SPIRSBY – a joint venture exhibition style layout BASED ON SPILSBY in Lincolnshire, UK.
Having built many layouts, all very different from each
other in most cases, this was to be something I had not attempted before. Some
key points were that, the station and its surrounds were to be as close to
scale as possible with a little modellers licence of course. It was to be an
exhibition style layout with high presentation standards. It was to be of a
railway company not of my main interest, in this case the LNER, which created
its own challenges. It was to be a joint venture with a fellow modeller, in that he would supply all the running equipment to a certain era
(early 1930s), company and area specific, and I build the layout to run and
operate it all on. All engines and rollingstock would require the use of Kadee
couplers. I have been using Kadees for forty years and will swear by them for
hands free operational excellence. This sat well with him as he was slowly
converting a lot of his rollingstock as well. Also, I have trained up a dozen
or more members to operate with Kadee couplers on many of my previously
displayed layouts at exhibitions.
Research begun in earnest and very quickly we realised there
were very few branchline termini to choose from, something the LNER did not
inherit during the grouping. In the end, Spilsby, a rural market town was to be
the candidate. The terminus was at the end of the short branch that left the
mainline at Firsby, on the Boston to Louth mainline route. Set in Lincolnshire,
the four mile branch line was built and opened in 1868 as the Spilsby &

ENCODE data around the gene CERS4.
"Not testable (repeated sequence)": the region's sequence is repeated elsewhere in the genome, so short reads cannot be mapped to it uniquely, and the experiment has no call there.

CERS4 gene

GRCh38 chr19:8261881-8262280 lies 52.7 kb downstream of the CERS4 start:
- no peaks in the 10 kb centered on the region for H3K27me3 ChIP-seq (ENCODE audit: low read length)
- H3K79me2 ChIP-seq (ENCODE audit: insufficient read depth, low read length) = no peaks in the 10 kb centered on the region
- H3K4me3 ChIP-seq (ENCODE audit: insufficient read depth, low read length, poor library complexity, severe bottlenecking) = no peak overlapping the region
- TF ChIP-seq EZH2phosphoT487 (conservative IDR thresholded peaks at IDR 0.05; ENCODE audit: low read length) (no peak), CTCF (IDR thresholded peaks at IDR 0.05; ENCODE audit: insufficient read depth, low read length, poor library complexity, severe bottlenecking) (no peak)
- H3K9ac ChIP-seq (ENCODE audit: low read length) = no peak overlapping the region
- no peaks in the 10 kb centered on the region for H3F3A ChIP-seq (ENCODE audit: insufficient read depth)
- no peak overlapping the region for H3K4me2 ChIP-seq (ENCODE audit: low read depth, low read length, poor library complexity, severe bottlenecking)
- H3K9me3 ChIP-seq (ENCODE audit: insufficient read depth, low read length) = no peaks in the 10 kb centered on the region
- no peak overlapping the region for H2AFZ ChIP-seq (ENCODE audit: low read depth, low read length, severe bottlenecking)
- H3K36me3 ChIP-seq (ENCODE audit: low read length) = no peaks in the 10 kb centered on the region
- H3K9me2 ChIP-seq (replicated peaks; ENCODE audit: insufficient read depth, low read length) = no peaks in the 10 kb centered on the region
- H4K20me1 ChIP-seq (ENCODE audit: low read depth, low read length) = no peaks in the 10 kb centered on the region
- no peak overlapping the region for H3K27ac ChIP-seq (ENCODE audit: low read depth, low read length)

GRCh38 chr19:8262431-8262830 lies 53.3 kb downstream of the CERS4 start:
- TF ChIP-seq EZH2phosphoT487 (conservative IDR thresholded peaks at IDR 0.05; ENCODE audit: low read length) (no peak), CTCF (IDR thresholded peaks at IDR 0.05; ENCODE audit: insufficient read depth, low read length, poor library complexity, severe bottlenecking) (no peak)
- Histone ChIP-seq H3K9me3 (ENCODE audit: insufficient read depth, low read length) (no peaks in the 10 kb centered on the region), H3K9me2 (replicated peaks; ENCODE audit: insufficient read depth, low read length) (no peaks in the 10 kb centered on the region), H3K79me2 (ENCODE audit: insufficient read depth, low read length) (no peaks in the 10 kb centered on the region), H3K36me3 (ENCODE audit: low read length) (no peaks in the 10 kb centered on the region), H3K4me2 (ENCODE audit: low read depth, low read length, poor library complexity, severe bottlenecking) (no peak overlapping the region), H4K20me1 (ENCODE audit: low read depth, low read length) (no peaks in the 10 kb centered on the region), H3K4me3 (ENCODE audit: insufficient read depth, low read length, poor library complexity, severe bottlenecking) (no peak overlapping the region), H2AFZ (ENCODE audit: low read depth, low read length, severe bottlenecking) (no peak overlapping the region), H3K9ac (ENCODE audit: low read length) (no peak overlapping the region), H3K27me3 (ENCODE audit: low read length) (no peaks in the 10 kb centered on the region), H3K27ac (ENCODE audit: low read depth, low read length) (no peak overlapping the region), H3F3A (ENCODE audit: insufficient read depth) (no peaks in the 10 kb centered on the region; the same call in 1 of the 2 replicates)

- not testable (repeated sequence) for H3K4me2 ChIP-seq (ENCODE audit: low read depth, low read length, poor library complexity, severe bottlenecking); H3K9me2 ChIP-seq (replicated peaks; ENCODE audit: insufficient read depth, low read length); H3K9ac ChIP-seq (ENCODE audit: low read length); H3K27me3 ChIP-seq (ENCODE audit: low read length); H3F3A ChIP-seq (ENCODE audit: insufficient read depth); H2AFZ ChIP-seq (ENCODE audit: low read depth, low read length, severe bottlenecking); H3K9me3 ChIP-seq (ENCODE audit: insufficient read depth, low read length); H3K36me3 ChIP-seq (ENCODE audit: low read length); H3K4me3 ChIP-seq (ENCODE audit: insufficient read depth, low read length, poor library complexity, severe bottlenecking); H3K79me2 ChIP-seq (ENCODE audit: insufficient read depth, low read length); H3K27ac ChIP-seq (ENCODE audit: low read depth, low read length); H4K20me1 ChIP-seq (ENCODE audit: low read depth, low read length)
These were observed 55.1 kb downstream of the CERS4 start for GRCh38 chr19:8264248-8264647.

Firsby Railway, was taken over by the Great Northern Railway in 1890, and then
swallowed up in grouping with the LNER. During its peak, there were seven
trains a day, suppling the town with most of its requirements. There were mixed
passenger and goods trains, a goods and coal train every day. Passenger
services stopped on September 10th, 1939 with goods continuing on
until the lines closure December 1st 1958.
It had numerous facilities conducive to operational interest for the operator and those viewing from the front of an exhibition style layout. Spilsby didn’t have a signal box in its day, so, with higher traffic operation in mind, I decided to have signalling and point rodding to add to pump up the importance of this little railway terminus. My friend would build a GNR signal box of an appropriate size, lattice summersault signals to suit the yard demands, a 5-ton yard crane, supply some fine 3D crossing gates, station fences and seats – all specific to the GNR for this project.
|Looking down the yard from the end of the line.